stamina: this is the second post of yours that I've read now, and I gotta say, you have a fan.

I couldn't agree more with your analysis.
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  #56  
Old 01-31-2013, 4:30 PM
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https://www.youtube.com/watch?v=pNN7_TOvaUo

lol at the last question
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  #57  
Old 01-31-2013, 4:49 PM
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Quote:
Originally Posted by Maestro Pistolero View Post
Please bear with me, what are PDMs, and PDWs?
Yup, as Haplo indicated, PDW (Personal Defense Weapon) is the terminology advanced by DHS/Obama for what used to be referred to as an Assault Weapon. PDW is a better description and a more politically acceptable term, so I'm adopting it.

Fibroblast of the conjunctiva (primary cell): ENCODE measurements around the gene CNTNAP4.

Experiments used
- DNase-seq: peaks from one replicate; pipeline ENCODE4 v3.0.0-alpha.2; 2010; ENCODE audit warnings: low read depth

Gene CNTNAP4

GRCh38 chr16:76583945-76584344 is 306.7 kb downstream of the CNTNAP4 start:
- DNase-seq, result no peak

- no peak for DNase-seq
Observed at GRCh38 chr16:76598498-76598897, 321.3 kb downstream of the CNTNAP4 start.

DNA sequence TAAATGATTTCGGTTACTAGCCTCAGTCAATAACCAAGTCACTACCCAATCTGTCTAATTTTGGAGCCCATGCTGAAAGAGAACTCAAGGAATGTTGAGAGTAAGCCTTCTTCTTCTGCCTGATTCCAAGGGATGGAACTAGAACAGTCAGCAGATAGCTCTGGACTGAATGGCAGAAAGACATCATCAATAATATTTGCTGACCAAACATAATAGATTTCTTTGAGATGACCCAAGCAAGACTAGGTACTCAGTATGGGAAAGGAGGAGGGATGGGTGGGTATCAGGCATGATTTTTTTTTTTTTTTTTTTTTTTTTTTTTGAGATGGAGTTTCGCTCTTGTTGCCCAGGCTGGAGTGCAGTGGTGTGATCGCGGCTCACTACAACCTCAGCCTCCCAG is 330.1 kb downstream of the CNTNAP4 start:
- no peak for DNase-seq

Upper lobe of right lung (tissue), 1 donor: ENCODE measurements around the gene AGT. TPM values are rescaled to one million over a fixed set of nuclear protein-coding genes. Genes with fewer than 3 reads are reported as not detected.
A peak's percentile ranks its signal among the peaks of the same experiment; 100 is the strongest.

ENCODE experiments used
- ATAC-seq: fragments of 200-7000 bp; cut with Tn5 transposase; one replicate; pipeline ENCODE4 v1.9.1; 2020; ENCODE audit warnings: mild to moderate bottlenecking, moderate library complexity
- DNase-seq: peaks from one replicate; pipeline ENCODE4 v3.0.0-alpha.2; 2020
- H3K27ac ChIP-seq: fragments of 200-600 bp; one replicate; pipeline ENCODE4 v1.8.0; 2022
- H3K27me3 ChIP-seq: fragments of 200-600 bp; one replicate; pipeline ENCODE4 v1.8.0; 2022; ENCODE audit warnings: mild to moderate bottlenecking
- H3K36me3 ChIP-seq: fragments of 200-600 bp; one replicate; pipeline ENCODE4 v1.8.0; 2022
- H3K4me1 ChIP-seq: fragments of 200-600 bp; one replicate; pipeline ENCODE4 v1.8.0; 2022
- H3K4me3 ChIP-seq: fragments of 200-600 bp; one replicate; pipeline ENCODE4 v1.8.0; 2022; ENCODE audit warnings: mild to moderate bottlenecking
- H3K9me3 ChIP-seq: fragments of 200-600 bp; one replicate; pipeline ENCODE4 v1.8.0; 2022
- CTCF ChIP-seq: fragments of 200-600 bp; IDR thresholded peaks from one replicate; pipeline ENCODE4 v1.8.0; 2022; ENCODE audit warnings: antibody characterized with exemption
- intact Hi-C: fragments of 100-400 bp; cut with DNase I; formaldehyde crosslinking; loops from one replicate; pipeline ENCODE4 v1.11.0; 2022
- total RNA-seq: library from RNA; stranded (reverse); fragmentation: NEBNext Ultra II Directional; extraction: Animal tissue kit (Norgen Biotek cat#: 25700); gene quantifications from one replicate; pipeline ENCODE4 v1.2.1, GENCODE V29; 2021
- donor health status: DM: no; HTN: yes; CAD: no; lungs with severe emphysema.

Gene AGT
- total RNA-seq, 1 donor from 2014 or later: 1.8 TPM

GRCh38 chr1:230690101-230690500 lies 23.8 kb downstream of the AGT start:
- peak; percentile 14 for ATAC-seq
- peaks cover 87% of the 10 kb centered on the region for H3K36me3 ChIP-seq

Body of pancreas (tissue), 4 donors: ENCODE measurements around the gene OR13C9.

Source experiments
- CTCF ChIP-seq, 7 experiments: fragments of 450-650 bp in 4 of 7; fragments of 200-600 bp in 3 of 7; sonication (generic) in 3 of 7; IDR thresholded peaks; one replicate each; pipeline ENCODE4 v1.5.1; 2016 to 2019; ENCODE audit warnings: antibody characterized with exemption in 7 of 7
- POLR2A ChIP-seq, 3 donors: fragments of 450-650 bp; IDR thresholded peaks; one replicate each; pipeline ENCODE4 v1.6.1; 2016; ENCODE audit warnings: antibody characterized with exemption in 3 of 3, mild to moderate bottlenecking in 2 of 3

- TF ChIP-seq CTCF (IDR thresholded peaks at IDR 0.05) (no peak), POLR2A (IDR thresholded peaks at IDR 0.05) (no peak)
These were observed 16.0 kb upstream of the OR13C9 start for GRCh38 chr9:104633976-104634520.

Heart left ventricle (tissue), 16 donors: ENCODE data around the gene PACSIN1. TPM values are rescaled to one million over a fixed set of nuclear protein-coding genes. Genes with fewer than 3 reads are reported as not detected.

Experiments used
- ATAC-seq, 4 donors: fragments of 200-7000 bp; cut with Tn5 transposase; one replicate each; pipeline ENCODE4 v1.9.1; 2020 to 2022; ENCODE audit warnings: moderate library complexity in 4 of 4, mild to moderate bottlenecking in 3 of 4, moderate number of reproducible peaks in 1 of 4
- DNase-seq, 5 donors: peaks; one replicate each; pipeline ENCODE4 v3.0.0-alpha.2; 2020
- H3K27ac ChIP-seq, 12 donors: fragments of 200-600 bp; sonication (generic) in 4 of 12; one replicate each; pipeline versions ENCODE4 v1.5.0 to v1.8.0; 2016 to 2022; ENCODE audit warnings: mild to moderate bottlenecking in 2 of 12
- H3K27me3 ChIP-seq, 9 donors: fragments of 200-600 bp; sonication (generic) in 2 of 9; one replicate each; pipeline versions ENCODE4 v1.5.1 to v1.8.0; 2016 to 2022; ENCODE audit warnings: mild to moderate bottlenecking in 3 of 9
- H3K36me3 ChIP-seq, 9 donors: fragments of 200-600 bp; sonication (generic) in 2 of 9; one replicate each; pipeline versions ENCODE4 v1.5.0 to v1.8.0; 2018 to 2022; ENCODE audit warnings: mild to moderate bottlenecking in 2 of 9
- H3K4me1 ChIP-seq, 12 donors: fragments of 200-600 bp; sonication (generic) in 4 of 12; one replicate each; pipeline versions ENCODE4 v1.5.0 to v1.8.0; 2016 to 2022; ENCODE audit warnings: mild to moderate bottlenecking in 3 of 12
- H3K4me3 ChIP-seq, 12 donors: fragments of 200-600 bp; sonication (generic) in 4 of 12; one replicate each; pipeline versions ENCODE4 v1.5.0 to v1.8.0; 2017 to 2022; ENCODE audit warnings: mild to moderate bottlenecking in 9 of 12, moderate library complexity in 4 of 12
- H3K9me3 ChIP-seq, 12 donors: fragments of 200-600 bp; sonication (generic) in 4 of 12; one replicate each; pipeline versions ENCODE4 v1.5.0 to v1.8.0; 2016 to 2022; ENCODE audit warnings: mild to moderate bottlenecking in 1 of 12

A PDM (Personal Defense Magazine) would be the popular magazines used in PDWs and other firearms intended for self defense.

And if you look at the reason why so many of us use semi-auto pistols rather than revolvers? It is because we believe that more rounds in the magazine means better personal defense.

Seriously, even in my registered PDW I prefer to use 10 round magazines rather than 30 rounders. But for self-defense situations I prefer the 30 rounder magazines.

Net effect is that I prefer low round-count magazines for the range, and magazines with greater than 10 rounds for personal defense.

So PDM is a great term for describing a magazine which holds more than 10 rounds. Not a bad term for smaller magazines, but more suited to the larger magazines.
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  #58  
Old 01-31-2013, 4:55 PM
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Quote:
Originally Posted by Country Woodpecker View Post
Will it be pushed front and center or drag out over years?
Yes & Yes.
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  #59  
Old 01-31-2013, 4:56 PM
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yeah he says it like it is. i have posted several pro 2A videos on my Facebook. and the gun banners that i talk with are amazingly silent.